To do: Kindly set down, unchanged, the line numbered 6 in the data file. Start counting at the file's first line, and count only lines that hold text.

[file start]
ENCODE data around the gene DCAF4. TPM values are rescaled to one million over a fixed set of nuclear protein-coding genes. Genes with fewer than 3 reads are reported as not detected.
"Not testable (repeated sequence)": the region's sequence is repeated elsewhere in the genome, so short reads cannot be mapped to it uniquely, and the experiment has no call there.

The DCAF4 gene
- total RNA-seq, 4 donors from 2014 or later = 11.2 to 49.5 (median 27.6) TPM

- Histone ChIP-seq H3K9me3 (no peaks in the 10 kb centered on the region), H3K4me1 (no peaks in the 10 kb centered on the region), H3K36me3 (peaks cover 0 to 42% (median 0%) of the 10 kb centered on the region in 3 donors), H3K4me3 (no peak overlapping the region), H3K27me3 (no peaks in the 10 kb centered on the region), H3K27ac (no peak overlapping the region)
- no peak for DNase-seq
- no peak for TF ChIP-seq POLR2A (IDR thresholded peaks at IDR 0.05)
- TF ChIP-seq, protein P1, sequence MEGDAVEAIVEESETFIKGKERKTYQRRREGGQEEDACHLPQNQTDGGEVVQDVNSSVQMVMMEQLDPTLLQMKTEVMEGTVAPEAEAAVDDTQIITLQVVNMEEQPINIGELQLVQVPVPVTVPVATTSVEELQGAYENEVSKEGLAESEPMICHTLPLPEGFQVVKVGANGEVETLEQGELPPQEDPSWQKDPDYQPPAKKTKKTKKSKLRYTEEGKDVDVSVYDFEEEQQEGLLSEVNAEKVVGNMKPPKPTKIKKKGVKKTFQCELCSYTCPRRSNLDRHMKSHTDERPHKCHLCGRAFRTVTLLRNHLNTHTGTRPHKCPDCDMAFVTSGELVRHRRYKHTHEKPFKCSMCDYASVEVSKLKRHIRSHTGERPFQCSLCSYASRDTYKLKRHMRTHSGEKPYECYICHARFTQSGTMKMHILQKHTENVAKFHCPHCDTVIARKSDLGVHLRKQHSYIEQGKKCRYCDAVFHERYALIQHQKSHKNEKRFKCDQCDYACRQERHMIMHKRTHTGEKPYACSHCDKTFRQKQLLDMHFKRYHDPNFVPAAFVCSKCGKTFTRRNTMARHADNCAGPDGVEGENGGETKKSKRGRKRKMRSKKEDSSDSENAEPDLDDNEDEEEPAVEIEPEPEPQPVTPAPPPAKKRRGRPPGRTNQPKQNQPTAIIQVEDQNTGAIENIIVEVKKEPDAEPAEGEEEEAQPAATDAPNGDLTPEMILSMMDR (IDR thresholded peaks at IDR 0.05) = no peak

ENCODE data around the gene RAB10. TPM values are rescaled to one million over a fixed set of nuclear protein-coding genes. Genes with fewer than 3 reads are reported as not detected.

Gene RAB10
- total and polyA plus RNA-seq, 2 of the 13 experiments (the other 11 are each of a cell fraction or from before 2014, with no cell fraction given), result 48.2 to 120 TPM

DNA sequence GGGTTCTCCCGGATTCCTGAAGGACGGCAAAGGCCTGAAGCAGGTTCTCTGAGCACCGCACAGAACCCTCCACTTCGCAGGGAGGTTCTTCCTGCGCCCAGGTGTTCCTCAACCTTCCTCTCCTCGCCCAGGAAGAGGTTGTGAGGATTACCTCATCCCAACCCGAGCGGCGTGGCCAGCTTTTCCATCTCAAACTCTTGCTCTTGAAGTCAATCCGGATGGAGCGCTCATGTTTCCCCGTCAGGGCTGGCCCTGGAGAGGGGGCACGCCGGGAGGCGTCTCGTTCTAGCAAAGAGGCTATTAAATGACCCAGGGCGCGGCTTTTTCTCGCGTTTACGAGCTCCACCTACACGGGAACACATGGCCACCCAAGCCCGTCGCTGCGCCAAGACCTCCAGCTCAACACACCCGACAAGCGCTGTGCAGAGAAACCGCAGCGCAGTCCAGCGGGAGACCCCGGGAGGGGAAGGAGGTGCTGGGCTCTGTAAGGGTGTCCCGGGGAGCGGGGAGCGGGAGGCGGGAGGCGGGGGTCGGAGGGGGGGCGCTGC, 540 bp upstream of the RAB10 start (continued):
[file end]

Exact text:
- no peak for DNase-seq